in the transiently calibrated run the 2011 grounding line has retreated
considerably. The modeled 2011 grounding line is not completely coincident
with the observed grounding line of

Aside from the boundary volume fluxes

This strengthening is offset by a decrease in backstress along the grounding
line (Fig.

A noticeable feature of the transiently calibrated solution is that of
“negative buttressing”; i.e., the normal membrane stress in some locations
is larger than what would be felt without any ice shelf. This could be for a
number of reasons. It is possible the model, and the fit to observations, is
insensitive to small-scale oscillations in the boundary stress field.
However, it could also be due to errors in the bed topography data: as
detailed in Appendix

Another noticeable feature is the “ribbed” pattern that appears in the

The model state and parameters estimated via either snapshot or transient
calibration are used as initial conditions in two 40-year integrations out to
2041, i.e., extending into a 30-year prediction window 2011–2041. The results
are shown in Fig.

Both snapshot and transient calibrations predict continued contribution to
sea level rise. The transiently calibrated model projects

Cumulative thinning since 2001 (shading) and grounding-line position (red contours) in 40-year run from transient calibration. The 2021 and 2031 grounding lines are shown in successive plots with green and brown contours, respectively.

Sensitivity of grounded volume (Volume above floatation, or VAF)
loss from the domain over the 40-year integration to

Spatial patterns of projected grounding-line position for the transiently
calibrated run show significant retreat from 2011–2021 (Fig.

The imposed mass fluxes at the inland boundary are not expected to influence
the results: the time scale (30 years) is less than the diffusive time scale
for grounding line changes to propagate across the domain

Finally, it is important to realize that these projections are

The projection of committed grounded volume loss of 21 km

If we assume an error of 100 % for each basal sliding parameter – an
unlikely scenario, as this would affect the fit to observations – ice loss
projections would change by at most 57 %. Other parameters have lower
influence, assuming reasonable uncertainties. 100 % error in the boundary
stress parameters would change the ice loss projection by at most 1 %. The
influence of input fluxes

The above estimation of uncertainty bounds is tentative. Our inverted
parameters have no a priori estimates or uncertainties, and our minimization
does not provide a posteriori uncertainties or covariances. Thus we are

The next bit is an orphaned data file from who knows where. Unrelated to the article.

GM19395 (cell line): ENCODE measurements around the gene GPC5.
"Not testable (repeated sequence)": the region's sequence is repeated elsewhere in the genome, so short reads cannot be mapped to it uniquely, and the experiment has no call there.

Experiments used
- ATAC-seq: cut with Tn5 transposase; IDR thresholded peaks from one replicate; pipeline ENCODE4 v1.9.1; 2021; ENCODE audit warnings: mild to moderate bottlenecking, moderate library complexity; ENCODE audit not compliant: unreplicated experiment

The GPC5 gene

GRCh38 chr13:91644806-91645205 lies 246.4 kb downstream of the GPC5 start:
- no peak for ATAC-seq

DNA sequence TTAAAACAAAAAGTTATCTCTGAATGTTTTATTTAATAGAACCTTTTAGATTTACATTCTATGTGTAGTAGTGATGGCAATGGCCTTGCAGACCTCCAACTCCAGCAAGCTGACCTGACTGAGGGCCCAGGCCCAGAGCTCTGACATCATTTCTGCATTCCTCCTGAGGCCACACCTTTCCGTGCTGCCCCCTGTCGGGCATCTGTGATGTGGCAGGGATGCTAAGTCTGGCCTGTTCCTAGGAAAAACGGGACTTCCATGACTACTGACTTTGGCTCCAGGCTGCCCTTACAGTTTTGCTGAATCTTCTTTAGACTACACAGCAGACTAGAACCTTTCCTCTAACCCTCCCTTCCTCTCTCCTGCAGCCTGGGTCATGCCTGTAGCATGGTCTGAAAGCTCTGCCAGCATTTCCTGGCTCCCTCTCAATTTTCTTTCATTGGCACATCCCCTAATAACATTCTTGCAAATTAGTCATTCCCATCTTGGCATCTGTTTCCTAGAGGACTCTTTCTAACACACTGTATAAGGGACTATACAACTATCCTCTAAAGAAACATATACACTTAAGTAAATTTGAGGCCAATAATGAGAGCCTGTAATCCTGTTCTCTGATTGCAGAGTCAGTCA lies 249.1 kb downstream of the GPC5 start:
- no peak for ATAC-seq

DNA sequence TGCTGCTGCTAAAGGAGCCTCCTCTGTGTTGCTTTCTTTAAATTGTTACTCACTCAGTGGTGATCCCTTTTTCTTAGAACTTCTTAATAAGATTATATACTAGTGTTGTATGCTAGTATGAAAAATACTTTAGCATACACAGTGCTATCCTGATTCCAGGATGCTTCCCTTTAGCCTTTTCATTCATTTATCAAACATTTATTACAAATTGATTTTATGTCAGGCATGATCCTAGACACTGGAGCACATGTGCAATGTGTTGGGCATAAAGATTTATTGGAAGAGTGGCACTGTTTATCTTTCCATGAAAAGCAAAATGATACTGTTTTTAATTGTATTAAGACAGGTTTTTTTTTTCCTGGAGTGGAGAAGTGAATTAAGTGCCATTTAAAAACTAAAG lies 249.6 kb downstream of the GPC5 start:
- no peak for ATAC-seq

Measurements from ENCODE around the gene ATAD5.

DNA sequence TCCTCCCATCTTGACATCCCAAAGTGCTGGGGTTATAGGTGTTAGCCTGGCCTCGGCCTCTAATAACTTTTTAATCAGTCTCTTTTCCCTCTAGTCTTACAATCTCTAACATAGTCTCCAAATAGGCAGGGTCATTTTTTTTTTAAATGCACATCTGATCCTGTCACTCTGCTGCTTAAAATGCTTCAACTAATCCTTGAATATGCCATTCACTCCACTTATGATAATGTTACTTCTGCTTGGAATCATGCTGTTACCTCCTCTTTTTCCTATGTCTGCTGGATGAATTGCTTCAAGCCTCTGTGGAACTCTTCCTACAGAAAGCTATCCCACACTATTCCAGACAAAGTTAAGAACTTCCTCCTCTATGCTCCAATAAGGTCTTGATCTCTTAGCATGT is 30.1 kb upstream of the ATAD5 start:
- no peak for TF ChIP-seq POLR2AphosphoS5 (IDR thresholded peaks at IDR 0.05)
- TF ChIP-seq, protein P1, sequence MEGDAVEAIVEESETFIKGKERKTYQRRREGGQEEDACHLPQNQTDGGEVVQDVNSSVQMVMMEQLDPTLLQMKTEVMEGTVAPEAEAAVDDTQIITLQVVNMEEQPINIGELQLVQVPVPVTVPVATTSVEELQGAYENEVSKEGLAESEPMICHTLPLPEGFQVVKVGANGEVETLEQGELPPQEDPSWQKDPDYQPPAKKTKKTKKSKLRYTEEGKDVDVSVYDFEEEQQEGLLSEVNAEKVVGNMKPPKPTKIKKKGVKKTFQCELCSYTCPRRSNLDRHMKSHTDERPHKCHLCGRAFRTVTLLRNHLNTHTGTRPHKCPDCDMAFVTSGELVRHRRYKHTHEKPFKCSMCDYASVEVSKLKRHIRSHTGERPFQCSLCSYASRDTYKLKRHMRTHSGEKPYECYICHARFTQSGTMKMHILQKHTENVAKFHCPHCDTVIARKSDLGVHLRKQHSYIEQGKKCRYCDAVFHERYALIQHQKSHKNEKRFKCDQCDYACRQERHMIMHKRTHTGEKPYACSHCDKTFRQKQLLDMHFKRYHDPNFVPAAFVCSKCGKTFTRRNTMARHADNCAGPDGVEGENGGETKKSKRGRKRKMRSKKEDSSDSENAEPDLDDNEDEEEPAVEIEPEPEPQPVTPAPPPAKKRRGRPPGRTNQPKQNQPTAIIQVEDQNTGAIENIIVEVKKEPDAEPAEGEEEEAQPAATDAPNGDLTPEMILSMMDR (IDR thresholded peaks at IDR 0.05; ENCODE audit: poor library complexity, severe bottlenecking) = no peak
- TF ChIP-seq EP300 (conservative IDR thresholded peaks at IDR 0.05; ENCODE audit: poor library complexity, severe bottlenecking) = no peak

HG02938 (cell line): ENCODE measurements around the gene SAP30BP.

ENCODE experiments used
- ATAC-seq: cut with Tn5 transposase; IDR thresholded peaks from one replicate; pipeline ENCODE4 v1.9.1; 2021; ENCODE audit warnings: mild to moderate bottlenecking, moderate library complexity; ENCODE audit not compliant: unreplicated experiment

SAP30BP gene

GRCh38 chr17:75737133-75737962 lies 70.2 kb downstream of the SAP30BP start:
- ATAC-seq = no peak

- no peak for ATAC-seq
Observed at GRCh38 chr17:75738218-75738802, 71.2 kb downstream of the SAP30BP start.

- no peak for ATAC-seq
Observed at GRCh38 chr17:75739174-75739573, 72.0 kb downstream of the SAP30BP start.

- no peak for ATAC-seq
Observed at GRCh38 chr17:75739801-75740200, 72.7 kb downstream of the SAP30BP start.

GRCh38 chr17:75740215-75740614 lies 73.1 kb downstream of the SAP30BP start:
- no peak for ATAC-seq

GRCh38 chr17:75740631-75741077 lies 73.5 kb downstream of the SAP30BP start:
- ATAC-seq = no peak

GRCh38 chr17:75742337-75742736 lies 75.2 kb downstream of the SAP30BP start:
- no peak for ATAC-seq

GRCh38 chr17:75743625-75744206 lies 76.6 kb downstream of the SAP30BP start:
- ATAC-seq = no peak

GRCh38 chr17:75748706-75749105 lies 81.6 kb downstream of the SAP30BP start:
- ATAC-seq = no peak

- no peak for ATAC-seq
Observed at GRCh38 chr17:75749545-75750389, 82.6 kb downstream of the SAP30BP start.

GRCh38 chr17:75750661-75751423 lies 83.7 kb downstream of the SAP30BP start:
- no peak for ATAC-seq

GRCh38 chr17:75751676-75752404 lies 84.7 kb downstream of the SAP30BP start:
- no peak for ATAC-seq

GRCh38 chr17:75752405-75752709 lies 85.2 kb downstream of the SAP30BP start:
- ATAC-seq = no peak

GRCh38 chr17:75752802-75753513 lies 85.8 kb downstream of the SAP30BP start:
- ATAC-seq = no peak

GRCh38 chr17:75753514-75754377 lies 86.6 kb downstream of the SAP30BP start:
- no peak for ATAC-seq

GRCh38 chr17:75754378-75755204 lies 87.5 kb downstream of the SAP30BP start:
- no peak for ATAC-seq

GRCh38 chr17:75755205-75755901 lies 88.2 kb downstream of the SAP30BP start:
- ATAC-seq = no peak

unable to provide accurate confidence intervals on ice loss based on
observational uncertainty. Estimation of a posteriori uncertainties based on
observational uncertainties may be possible e.g., through methods that infer
the

Our adjoint-based calibration framework allows for the estimation/adjustment
of control parameters that vary not only in space, but also in time
(e.g.,

To facilitate the discussion we define an

We display the estimated parameters for the linear-in-time boundary stresses
experiment in Fig.

We emphasize that the above results should be regarded with caution due to
the relatively small reduction in

We do not hold our snapshot calibration to be the best possible in the sense
of reproducing spatiotemporally resolved observations. For this calibration
we used MEaSUREs velocities, which have a much later time stamp than the ice
geometry used. This choice was made because no 2002 velocity data were
available. Nevertheless, our results demonstrate that a snapshot calibration
with non-contemporaneous data, or data sets that might be inconsistent with
each other if used at face value in a dynamical framework, cannot be expected
to reproduce time-dependent behavior, whereas transient calibration can take
account of time-varying data in order to better reproduce observations,
thereby giving more confidence in near-future projections of ice sheet
behavior. The nonlinear least-squares framework ensures that mutually
incompatible data sets can be properly weighted, i.e., interpolated by the
model dynamics, instead of having to be simultaneously fulfilled exactly.
Importantly, within such a framework increased care must be taken to provide
useful error estimates for each observational element (the

While transient calibration can potentially constrain time-varying behavior of poorly known control parameters, care must be taken that the increase in dimension of the parameter set yields an improved fit with observations. Otherwise, the additional information provided (relative to time-invariant parameters) may be of limited use. For our calibration, we see that allowing for time-varying control parameters only provides a small improvement of fit, and thus we do not reject the null hypothesis that far-field buttressing (and bed strength) did not change from 2001–2011. While it is possible that buttressing did decrease over this time, it is also possible that some perturbation to the system occurred long before observations began, and the 2001–2011 retreat is just a continued response to this perturbation. More investigation is needed regarding the details of how temporal observational sampling is able to constrain temporal structure of poorly known parameters.